4.0.4Cancer cells continue growing without regard for the neighbors they’re crowding.  They carry on dividing – spewing forth copies of themselves – long after a team-player would’ve snuffed itself.

Most human adults harbor cancer cells.  All the time, they lurk in us.  And our immune systems destroy them.  Chemotherapy drugs do not kill cancerous cells – they slow the growth of all cells, giving a patient’s own immune system time to fight the menace.

So it’s unsurprising that doctors found pre-cancer in some of the study participants who underwent this $25,000 physical.  Study participants were as old as 98.  Their average age was 55.  After so much time alive, of course some of their cells had gone bad.

Early detection of cancer does boost a patient’s chance of survival, but sometimes in a trivial way.  Healthy patients whose immune systems would have destroyed a population of aberrant cells without any intervention … who might never have realized that anything was ever wrong … are counted as “cancer survivors.”  Extremely sensitive diagnosis can identify cancers early enough to be cured, but has the drawback of mis-labeling healthy people as diseased.

Every diagnosis of disease leads to harm – from worry, from the risks inherent in all medical treatment – and so has to be balanced against the expected outcome from doing nothing.  With some conditions, doing nothing would be deadly.  But by scrutinizing healthy people, you can always find something that looks strange.  Of course you’ll find “evidence of age-related chronic disease or risk factors” when you subject older people to a $25,000 battery of medical tests.  If you aggressively treat all of these, you’ll cause more harm than good.

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Because overdiagnosis can cause so much harm, the search for pre-cancer reminds me of the search for pre-criminals.  We can always find something wrong when we look hard enough.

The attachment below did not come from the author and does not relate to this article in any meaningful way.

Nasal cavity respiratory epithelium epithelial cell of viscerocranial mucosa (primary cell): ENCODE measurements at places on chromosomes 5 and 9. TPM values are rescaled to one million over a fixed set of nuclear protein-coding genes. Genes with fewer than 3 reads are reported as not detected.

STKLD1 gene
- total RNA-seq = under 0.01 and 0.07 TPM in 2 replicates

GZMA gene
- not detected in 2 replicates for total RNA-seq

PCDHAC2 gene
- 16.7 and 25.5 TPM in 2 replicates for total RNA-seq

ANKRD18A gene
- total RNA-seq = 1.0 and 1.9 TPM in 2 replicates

I assume the researchers investigating children to find “pre-criminals” mean well.  I can imagine a world in which at-risk children are given more resources.  If it’s true, for instance, that a brief assessment of 3-year-olds or surveys filed by the teachers of 6-year-olds can predict future criminal behavior, we should cut spending on prisons and law enforcement to fund childhood nutrition, education, and enrichment instead.

Instead, we respond to intimations of future disobedience by watching people more closely.

Adorable Preschooler Playing with Colorful Dough

Our predictions of criminality become self-fulfilling: lifelong mistrust makes people criminals.  The racial injustice of mass incarceration is caused in part by unequal enforcement.  As far as we know, U.S. citizens of all ethnicities break laws equivalently often, but police scrutinize minority neighborhoods more closely, so that’s where they find crimes.

Similarly, when an elementary teacher decides that a student is trouble, that student gets scrutinized.  Equivalent misbehavior reaps unequal discipline.  In the U.S., children in preschool are targeted for school suspension based on the color of their skin.  A suspension disrupts education, pushing students further behind.  When a teacher decides that a student won’t learn, that student is prevented from learning.

And researchers have developed an automated image analysis that predicts the likelihood that someone is a criminal just from a photograph of his clean-shaven face.  Which isn’t as evil as it sounds.  Or, rather, it is evil, but not because a computer is doing it – the computer algorithm is simply revealing and quantifying the evil way we humans judge people by their appearances.